How to set your iPhone / iPod touch as a target

When you follow instruction on “Welcome to the iPhone Developer Program Portal” to figure out how to put your program on an iPhone / iPod touch for testing, you would be a little embarrassed. First, explanation is very long and seems to be not focused well. So, you don’t know what you are doing.

So, I would like to briefly explain the whole procedure or step here.

  1. Generate public / private key pair
  2. Register your iPhone or iPod touch as testing device
  3. Obtain identification string for your application
  4. Provisioning Profiles

1. Generate public / private key pair

This is described as certificates step on Apple iPhone Developer Portal site. However, in general term, it is to generate public / private key pair. This is so-called public key mechanism. Using this public and private key, you can be identified as “you”. So, it is to obtain certificate.

So, as described on Obtaining your iPhone Development Certificate page, they are created using “Key Chain” program which you can find on your Macintosh HD. The private and public key pairs can be found on the “Key Chain” window. Also, the Key Chain will create a “CSR” file. I believe this CSR file is a public key which identifies you.
Then this CSR file should be submitted to Apple iPhone program portal site. Now, the team agent or administrator will accept or approve this.

Now, you need to download WWDR intermediate certificate on Certificates => Distribution page.
Install the downloaded WWDR intermediate certificate to your Key Chain by double clicking it.

If you are a team leader or a team member, you can download your certifcate on Certificates section on the program portal. The file name endes with .cer. You install the .cer file by double clicking it. It will be added to your Key Chain.

These WWDR intermediate certificate and “your” certificate also look to be public keys which are generated for the server side based on the public key, or “CSR” key, you submitted to the Apple’s portal, or the server.
So, you and the portal site interchanged public keys.

Why are there two public keys?
I don’t remember the exact message when each of them were added to my key chain. So, it can be wrong. But I think the WWDR intermediate certificate is Program portal’s public key, which is displayed as “Apple Worldwide Developer Relations Certification Authority”, while “your certificate” is a public key which is a counterpart to your public key, “CSR”. So, The WWDR certificate identifies the program portal, while the “your certificate” is a kind of “agreement” from the protal side for your submitted “CSR”.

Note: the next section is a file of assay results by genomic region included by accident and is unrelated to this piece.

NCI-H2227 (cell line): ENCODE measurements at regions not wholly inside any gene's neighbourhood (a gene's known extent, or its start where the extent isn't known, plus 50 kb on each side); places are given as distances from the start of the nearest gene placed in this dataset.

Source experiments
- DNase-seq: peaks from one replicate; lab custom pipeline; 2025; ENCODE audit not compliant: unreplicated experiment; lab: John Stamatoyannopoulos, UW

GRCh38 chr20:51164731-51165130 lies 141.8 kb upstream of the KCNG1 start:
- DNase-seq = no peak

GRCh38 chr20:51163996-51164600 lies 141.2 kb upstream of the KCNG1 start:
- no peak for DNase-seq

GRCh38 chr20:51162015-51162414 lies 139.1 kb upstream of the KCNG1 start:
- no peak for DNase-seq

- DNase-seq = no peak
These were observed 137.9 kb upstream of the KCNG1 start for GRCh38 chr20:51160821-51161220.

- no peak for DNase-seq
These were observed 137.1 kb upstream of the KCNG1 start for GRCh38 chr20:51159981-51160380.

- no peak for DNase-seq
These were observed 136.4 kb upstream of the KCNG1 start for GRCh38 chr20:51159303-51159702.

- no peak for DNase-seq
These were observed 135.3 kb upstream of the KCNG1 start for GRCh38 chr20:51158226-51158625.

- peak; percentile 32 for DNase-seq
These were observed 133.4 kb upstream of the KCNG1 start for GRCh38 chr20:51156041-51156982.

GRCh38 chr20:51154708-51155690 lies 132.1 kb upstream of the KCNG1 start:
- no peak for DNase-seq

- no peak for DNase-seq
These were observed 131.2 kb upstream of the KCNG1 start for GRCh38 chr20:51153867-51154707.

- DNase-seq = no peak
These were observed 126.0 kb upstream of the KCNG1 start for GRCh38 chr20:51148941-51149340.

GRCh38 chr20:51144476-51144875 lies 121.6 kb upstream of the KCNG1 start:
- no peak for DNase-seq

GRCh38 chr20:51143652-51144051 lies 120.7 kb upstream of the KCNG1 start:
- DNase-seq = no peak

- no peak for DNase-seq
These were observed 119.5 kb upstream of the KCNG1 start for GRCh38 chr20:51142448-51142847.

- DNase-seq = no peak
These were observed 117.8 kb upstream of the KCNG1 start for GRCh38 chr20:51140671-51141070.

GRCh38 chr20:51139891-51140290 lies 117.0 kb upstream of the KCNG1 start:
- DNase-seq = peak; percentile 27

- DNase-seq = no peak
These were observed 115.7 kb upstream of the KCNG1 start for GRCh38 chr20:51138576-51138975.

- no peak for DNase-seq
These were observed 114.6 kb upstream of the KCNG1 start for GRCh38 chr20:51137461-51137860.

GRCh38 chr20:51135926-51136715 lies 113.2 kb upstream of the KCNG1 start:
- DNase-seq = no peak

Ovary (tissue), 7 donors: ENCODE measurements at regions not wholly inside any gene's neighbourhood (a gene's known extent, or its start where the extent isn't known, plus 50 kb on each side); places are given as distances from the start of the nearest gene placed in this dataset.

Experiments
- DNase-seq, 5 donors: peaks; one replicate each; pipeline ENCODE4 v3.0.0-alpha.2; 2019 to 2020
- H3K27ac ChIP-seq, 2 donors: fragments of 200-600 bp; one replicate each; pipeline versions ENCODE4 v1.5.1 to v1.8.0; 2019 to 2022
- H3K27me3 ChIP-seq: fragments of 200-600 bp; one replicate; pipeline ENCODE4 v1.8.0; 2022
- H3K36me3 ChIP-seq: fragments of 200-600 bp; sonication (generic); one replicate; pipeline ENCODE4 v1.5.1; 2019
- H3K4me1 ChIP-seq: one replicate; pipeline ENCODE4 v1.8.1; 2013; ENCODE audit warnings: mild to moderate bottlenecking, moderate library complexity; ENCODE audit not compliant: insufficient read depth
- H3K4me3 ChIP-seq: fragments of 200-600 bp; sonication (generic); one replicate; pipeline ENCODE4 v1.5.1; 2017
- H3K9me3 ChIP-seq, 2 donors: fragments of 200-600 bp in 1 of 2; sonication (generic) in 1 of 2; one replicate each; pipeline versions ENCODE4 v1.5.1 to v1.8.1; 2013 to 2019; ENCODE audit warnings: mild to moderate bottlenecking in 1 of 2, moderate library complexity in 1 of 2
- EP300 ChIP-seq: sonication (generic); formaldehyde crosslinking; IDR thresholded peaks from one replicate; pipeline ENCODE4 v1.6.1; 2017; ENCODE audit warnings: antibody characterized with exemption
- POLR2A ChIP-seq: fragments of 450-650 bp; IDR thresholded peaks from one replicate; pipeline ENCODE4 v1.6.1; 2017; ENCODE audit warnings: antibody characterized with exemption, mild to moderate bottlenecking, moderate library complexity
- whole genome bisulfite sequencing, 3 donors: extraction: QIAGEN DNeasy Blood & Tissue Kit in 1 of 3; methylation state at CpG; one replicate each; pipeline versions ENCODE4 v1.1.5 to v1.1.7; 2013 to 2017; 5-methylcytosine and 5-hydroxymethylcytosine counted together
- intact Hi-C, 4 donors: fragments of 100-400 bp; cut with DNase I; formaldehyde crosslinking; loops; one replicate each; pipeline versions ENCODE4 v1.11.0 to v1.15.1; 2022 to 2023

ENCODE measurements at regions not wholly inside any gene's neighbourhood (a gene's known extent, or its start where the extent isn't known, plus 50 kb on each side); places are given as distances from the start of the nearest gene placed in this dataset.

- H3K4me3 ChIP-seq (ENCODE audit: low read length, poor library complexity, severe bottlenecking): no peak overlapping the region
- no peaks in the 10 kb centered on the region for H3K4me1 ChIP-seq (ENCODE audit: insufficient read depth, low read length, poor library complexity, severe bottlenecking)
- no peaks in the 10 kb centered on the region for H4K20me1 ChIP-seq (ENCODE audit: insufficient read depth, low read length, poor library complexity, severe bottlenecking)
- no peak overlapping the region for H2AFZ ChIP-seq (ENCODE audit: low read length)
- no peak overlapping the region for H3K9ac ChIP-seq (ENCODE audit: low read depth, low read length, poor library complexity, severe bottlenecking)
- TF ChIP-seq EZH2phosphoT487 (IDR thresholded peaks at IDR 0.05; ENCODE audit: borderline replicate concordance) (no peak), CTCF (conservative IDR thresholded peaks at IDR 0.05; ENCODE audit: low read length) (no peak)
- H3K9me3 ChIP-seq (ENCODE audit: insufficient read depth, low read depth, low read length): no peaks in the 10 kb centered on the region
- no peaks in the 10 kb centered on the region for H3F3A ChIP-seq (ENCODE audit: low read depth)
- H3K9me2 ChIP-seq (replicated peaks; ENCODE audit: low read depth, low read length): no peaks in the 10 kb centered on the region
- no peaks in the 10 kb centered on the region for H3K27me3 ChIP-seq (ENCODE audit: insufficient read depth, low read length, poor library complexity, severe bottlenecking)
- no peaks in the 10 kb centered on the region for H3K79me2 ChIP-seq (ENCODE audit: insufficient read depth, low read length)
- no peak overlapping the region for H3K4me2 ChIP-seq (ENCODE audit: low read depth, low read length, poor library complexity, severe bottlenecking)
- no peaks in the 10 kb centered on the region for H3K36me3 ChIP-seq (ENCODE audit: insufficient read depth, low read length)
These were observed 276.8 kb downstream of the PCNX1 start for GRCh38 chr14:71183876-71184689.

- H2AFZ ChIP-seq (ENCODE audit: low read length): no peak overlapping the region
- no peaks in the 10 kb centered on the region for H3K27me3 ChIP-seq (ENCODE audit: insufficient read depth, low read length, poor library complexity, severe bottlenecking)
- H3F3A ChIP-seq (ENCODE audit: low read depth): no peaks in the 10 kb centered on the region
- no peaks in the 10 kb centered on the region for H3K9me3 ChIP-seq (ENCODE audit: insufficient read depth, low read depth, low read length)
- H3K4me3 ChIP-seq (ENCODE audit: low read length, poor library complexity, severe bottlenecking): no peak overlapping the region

So far, I explained how public / private key are created and how to get certification using that key.

2. Register your iPhone or iPod touch as testing device

So far, you and server interchanged public keys. OK. Everything is done basically.
Now, it is time to register your test devices. While you are developing iPhone/iPod touch apps, you can send built binary to this registered device to test your program. Because it is kind of installing a program to devices, Apple wants to control what device you can install your test program. So, add devices you want to target using the program portal site.

3. Obtain identification string for your application

This is a step which can cause some problems.
The app ID, which is for identification, is reverse domain notation like com.yourcompany.program_name. You can also use wild card app ID.

4. Provisioning Profiles

So far, you are identified, and your device is registered for testing. Now, there is one more step. It is to bind you and your device. I think this is for security. Only you, or the one who is identified as you, and your test devices can be involved in this development process.

In this step, the program portal recognizes you and it reqires an app ID generated in previous step. Also it requires your device. Then “you” test “your program” on “your device”. If you provide all the information, you can generate a provisioning profile. What is “provisioning profile”? “Provision” is from “Provide”. So, it is a profile or information to provide, i.e. install, your program to your device. The provisioning profile is created using all the information described above. It contains incremental information from previous step, because in each step, resultant files from previous steps are used.

This provisioning profile should be added to iTunes or Xcode organizer, as well as “application” as shown in this picture.

So far, I explained the procedure how to prepare things to test your apps on your iPhone and iPod touch using general private/public key concept, instead of using Apple’s terminology.

If we use Apple’s terminology, it sounds easy but the whole process looks very complicated.
But if we understand it using public/private key concept, which actually is, it is much easier to understand the whole step.

This is written after more than 2 weeks from when I tried, so my explanation may not be exactly correct for their resultant files. But the overall concept is like what I described.
I hope it would be helpful to understad the overall steps.


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